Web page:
Halloween is approaching and the hobgoblins of conservative media are already spinning nightmarish tales of the Affordable Care Act (aka ObamaCare). Actually, they have been doing it for quite some time, dating back to at least March 2010 when Tucker Carlson’s Daily Caller published an article headlined “IRS looking to hire thousands of armed tax agents to enforce healthcare laws.” Fox News reposted the article on its community web site and Fib Factory, Fox Nation despite the fact that it was a complete fabrication and was debunked by the Annenberg Center’s FactCheck.org
Journalism is a competitive field, and the best and the brightest are highly valued by reputable news enterprises. And then there’s Fox News.
Once upon a time, the most outlandish fantasies of fringe political fabulists were confined to a narrow spectrum on the AM radio dial. They concocted delusional narratives that ranged from murderous first ladies to galactic alliances with Martians. It was an entertaining world of fiction and a guilty pleasure for some, even as the true believers were convinced of the frightening fate that was unfolding.
In the cable news business there is one network that relentlessly boasts about its prominence and formidable presence above all others. Fox News is clearly taken with itself and is even promoted in its own ads as "The Most Powerful Name in News." That makes it all the more curious that Fox seems to shudder when confronted with opposing arguments.
2012 was a dismal year for Fox News. The PR arm of the GOP failed to fulfill its prime directive: advancing the interests of Mitt Romney and the Republican Party. It spent much of the year constructing an alternative reality that left millions of its flock in shock when President Obama won an overwhelming reelection. It refused to accept the facts on the ground and denigrated polls (even its own) when the results conflicted with the fictional narrative it was peddling. And perhaps most painful of all, Fox surrendered its ratings lead to MSNBC. Two-thirds of its primetime lineup (Hannity and Van Susteren) dropped to second place behind the competition on MSNBC (Maddow and O’Donnell). However, Fox’s travails did not occur for lack of effort. It was clearly operating at the top of its capacity to distort and deceive. In the process it unleashed some of the most feverishly biased reporting, even for Fox News. What follows are a few of the worst departures from ethical journalism by Fox in the last year.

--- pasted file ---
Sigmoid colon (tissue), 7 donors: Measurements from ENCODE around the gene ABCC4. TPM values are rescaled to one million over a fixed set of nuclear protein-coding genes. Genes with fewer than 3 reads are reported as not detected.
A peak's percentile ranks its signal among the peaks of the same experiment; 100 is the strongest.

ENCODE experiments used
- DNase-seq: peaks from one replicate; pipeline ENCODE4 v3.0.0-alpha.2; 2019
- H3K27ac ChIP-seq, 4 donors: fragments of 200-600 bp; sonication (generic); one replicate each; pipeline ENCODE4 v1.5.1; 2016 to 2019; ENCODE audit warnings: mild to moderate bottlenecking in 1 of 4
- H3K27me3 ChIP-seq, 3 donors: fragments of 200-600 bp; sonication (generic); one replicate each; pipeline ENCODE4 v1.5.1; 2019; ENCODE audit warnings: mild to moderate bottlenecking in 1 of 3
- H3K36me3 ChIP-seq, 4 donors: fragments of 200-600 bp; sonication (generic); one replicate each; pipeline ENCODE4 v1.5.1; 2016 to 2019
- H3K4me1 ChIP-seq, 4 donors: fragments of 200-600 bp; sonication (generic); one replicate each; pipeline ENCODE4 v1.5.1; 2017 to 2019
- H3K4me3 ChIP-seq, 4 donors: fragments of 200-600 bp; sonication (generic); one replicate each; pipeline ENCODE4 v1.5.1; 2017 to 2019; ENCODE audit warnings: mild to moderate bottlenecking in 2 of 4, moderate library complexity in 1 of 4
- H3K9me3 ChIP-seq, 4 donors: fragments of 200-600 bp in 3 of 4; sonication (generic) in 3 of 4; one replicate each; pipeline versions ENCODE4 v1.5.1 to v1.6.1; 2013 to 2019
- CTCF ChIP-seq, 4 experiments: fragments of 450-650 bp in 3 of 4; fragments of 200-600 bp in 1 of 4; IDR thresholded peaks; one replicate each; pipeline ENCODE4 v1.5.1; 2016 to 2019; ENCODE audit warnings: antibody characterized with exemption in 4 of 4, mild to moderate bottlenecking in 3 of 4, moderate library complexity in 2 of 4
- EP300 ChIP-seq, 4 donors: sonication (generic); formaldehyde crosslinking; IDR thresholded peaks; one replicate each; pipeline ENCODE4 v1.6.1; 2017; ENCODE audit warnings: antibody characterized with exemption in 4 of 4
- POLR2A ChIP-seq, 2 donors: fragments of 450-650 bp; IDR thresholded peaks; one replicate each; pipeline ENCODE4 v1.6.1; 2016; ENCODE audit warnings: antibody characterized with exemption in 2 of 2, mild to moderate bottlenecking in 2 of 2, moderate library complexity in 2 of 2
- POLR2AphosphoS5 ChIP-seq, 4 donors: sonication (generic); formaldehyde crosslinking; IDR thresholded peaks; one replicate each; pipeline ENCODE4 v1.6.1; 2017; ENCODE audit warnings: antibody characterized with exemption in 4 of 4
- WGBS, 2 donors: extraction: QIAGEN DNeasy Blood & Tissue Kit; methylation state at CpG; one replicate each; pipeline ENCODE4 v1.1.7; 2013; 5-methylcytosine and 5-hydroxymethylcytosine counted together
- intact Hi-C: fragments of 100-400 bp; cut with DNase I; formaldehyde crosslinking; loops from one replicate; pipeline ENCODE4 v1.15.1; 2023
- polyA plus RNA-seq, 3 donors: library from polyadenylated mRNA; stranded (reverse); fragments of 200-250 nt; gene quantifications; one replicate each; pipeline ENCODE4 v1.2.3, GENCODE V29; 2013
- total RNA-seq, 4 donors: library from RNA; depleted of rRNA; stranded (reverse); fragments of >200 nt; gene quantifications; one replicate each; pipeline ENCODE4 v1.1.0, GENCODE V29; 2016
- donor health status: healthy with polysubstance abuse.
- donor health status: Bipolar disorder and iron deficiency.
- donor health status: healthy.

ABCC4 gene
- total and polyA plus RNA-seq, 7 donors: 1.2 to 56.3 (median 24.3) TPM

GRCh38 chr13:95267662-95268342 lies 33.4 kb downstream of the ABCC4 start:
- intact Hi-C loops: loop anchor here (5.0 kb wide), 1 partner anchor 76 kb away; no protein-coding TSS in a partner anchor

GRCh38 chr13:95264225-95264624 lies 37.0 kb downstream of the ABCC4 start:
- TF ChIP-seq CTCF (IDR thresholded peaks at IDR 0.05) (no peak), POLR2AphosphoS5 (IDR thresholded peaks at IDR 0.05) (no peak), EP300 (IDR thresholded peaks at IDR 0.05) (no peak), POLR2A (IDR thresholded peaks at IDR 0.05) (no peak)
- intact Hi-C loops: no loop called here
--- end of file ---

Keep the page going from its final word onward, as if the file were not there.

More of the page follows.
When Fox News debuted sixteen years ago, it was crafted from scratch to be a partisan outlet for right-wing propaganda and a platform for advancing a conservative agenda. Its founder, Rupert Murdoch, was already an internationally known purveyor of right-slanted newspapers and broadcasters. Complimenting Fox’s television presence is its Internet community web site, Fox Nation. The statement of purpose posted on the Fox Nation web site says that it is“committed to the core principles of tolerance, open debate, civil discourse, and fair and balanced coverage of the news.” Needless to say, they have fallen wide of their alleged purpose by several light years.
Fox News is continuing to show weakness in its primetime schedule in the wake of President Obama’s reelection. In the eight days since election day MSNBC’s average audience for the key 25-54 year old demographic drew about 8% more viewers than Fox. [Source: TVNewser, weekday Nielsen ratings from 11/7-11/16]
For obvious reasons, the American conservative movement has long been dogged by accusations of racism and racial insensitivity. From their famed Southern strategy to their determined efforts to suppress minority voting via phony voter ID initiatives to their race-baiting Obama attacks, conservatives have made clear their opposition to a tolerant, multicultural America. In fact, much of their electoral strategy relies on scaring older, white voters about blacks and Hispanics taking over "their" country.
The lengths to which our conservative establishment goes to bury Obama in mud often resemble D-Movie spy plots that set new standards for implausibility.